Is it possible that a small group of friends from Illinois were actively snowboarding in 1939? And if so, why has no one known about if until 2000?
If the video footage being played in the Burton booth at the 2000 Snow Industries of America show in Las Vegas yesterday is to be believed, it could rearrange everything we’ve thought about the birth of snowboarding. Or, on the other hand, it could be Burton’s best conceived hoax since announcing that they would begin making snow skis.
The glitchy black and white footage, which Burton claims to have acquired through the friend-of-a-friend route popularized by urban myth, shows Vern Wicklund of Oak Park, Illinois and two of his friends riding standup sleds down a lightly wooded hillside. If you didn’t know better you’d think it was filmed in the same woods that are home to the Blair Witch. The men are dressed in their Sunday best and are carving down the slope riding boards that feature nose cords, foot straps, and turned up noses.
How Burton got the tape is almost more interesting than what the tape shows. “A guy in our credit department was on vacation and flying home he was sitting next to a woman and telling her about where he’d been and she said, ‘Well, my grandfather invented snowboarding.'” says Dave Schriber, Burton’s director of marketing. “And he said, is your grandfather Sherman Poppen, and she said, ‘Who, I don’t understand.’ So after a very long discussion he realized that she was talking about something that had no connection to anything that we know about. Then she sent us a video tape that was a transfer of the film she was talking about.”
When Schriber and the Burton crew saw the tape they were pretty surprised. “We were shocked,” Schriber said. “We wanted to see more credible evidence,” he said. “First they told us that they had nothing to substantiate it, but then they went back to talk to the family members (there are dozens of them now) and discovered that they had one board in this guy’s barn, and another in somebody else’s garage and then the patent paperwork showed up.”
The patent paperwork (US Patent #2181391) is the most intriguing to snowboard historian Kevin Kinnear. “This appears to be an authentic patent from 1939,” he said. “If this is real then the sport is much older than we thought.”
Snowboard innovator Tom Sims was blown away by the footage but he was surprised that he hadn’t seen the patent. Few have done more research on the origins of snowboarding than he has and he’s never seen this patent before. “I’m just wondering why this never came up in any of the patent searches we’ve done over the years,” he asked.
Burton’s Dennis Jenson claimed it’s because the patent was expired, but Tom was quick to point out that most of the patents found in searches and used in patent applications are in fact expired.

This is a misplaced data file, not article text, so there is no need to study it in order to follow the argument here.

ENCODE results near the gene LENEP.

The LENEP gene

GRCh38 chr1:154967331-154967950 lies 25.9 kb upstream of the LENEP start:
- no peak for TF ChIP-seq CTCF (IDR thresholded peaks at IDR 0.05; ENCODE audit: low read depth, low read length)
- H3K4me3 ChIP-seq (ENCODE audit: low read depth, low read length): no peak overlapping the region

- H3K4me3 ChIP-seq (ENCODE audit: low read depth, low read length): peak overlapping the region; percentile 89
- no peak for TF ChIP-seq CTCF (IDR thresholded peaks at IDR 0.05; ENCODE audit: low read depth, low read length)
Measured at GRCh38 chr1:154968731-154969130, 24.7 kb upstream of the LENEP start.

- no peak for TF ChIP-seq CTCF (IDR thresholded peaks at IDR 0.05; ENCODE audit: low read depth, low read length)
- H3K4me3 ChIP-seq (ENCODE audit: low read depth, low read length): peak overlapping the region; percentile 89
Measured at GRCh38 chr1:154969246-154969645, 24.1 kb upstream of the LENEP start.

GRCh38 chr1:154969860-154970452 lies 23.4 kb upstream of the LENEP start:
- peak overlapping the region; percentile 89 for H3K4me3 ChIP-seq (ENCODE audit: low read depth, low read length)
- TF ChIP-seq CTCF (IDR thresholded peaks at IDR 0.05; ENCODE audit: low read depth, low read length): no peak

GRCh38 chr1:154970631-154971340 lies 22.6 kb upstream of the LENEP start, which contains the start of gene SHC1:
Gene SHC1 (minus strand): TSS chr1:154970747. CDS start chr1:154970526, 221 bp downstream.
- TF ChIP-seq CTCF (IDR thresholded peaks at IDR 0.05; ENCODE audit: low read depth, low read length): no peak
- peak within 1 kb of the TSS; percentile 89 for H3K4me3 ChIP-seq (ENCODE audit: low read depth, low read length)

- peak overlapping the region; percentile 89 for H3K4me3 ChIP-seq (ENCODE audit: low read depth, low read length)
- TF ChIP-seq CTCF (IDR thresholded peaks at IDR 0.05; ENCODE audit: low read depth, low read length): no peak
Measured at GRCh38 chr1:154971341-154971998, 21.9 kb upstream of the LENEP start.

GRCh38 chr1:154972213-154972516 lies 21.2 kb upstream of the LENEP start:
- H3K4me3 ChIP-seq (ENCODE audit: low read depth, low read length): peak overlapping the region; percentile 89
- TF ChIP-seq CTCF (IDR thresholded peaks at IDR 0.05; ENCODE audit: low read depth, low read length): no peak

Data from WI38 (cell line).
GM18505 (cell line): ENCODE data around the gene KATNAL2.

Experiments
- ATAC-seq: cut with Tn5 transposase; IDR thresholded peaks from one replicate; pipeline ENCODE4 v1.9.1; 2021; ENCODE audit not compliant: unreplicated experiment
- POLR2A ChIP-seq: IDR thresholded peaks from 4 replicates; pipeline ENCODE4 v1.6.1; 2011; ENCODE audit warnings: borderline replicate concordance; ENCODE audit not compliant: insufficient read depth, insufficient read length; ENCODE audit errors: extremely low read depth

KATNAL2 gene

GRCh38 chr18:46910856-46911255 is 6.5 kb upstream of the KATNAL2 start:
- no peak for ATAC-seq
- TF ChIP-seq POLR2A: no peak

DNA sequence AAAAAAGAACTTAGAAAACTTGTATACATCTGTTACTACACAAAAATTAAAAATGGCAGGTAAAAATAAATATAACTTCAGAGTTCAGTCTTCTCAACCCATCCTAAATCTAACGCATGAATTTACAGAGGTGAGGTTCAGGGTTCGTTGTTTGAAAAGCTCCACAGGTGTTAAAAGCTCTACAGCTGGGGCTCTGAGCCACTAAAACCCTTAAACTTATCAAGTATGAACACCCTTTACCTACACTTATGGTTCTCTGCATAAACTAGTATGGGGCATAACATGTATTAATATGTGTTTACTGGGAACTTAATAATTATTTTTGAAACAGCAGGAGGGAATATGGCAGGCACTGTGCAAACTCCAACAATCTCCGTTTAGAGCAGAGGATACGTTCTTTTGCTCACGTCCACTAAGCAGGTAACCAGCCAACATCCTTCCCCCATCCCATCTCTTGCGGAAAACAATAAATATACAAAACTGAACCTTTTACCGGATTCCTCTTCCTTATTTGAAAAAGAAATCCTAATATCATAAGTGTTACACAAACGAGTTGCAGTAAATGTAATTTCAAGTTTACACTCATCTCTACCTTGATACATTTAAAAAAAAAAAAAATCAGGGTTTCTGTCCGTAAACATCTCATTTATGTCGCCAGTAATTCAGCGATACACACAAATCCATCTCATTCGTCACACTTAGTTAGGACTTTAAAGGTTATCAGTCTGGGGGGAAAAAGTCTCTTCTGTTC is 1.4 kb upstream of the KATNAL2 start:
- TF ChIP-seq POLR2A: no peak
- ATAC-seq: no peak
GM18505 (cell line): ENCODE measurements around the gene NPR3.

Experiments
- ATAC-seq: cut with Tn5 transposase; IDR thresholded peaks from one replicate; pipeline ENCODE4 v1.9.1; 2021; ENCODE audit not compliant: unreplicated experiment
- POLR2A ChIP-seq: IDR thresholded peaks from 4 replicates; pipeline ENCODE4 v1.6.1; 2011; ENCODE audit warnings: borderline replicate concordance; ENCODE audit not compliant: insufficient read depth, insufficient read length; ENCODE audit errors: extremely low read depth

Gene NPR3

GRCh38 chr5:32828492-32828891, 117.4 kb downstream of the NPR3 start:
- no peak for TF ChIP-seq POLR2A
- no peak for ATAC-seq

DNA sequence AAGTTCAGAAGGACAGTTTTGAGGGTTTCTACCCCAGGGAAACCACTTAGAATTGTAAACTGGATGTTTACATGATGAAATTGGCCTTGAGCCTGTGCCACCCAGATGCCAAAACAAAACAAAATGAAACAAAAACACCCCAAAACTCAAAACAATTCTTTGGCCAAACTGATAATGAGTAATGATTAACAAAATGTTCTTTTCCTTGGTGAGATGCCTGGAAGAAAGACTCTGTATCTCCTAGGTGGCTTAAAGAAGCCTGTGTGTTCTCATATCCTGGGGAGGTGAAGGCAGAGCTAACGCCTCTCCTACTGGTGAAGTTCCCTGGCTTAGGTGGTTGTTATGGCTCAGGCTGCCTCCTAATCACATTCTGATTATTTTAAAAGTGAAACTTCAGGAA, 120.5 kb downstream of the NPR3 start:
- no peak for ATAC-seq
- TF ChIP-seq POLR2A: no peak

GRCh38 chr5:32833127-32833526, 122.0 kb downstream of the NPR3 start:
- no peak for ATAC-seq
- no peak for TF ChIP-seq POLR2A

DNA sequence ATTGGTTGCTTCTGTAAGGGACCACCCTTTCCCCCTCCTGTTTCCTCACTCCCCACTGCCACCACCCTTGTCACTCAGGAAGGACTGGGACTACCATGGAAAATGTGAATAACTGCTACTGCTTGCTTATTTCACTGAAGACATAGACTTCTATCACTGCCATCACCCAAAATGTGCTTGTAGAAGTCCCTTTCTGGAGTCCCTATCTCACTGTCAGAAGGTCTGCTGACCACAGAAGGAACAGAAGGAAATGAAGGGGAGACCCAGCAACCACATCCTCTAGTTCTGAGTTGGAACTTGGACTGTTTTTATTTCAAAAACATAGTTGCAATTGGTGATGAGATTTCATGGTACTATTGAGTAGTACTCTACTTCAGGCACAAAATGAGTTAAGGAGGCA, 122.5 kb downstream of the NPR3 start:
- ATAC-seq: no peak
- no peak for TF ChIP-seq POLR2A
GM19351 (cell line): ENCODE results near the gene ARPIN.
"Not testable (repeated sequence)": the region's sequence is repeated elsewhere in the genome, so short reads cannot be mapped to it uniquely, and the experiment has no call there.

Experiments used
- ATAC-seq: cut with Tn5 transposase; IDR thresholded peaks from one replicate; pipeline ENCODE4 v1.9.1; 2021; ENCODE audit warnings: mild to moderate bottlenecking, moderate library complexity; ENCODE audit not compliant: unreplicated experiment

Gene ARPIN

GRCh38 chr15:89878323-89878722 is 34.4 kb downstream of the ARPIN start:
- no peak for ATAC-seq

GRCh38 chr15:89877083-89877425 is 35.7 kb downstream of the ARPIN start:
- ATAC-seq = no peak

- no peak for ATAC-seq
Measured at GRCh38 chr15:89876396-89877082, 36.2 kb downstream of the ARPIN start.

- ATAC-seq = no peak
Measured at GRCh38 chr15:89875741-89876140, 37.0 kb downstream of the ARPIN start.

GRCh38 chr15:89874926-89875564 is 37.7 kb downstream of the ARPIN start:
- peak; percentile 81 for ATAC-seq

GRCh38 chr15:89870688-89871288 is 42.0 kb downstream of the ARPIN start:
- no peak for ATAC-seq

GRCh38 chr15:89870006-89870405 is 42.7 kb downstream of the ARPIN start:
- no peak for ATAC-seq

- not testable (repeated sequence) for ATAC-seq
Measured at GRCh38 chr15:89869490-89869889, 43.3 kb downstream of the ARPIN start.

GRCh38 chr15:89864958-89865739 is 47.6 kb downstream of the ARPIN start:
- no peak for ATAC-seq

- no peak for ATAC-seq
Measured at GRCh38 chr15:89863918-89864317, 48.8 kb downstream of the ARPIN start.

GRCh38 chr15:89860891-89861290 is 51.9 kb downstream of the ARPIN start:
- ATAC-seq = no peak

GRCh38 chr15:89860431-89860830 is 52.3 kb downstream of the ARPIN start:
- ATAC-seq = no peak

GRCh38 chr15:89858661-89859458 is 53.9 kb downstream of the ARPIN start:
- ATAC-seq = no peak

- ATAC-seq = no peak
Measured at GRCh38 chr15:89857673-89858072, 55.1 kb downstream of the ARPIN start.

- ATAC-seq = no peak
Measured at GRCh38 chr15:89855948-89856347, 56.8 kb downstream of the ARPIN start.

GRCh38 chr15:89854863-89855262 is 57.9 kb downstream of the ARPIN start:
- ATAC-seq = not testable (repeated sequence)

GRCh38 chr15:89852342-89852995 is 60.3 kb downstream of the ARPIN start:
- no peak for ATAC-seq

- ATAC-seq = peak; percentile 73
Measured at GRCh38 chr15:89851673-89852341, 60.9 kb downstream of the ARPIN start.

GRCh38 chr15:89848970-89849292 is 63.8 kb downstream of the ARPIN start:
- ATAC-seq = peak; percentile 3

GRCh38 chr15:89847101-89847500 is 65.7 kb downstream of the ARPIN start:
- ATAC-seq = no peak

Chris Sanders, founder of Avalanche Snowboards suggest a search of the US Patent and Trademark Office website (www.uspto.gov), however, that database only goes back to 1976.
There is reason to believe that the tape is a hoax. Rarely could a Burton employee talk about the tape without smirking uncontrollably. And on top of that Burton’s Dana Clark the guy who discovered the tape tells a somewhat different story of exactly how the tape got into his hands. “I met this girl on a flight who knew some people back in Burlington and I planned to meet up with her a month after the trip we were on,” he said. “She brought some folks by the factory showroom and a guy with her said he knew an elderly lady who claimed that her father had invented the sport and they actually had some stuff on home video and I asked to see it. It was quite a find and I actually ended up giving it to Jake for Christmas.”
Aside from the obvious discrepancies in the story, the biggest question most views had was why the family waited so long to go public with their footage. “I think it’s weird that the family didn’t feel compelled to make some sort of statement earrlier with the rise in snowboarding’s popularity,” Schriber said. “When you think about where these guys were coming from it makes sense. They weren’t trying to be radical or trying to be surfers. They were just trying to stand up on their sleds. So there is something of a disconnect culturally between what they are doing and what we’re all doing.”
And what about those who don’t believe the footage is real? Well, Schriber has a perfect answer for that as well. “I think the people who disbelieve it most are people who think they may be losing something rather than gaining something by having something this historical come to light.”
So what does the Wicklund tape mean to the snowboarding industry? “I think what it does for us is that it shows that nobody really invented snowboarding and standing on sleds is as old as sleds themselves,” Schriber says.
Well, that, or that Burton is still one step ahead on the media prankster list. I guess we’ll all just have to wait and see.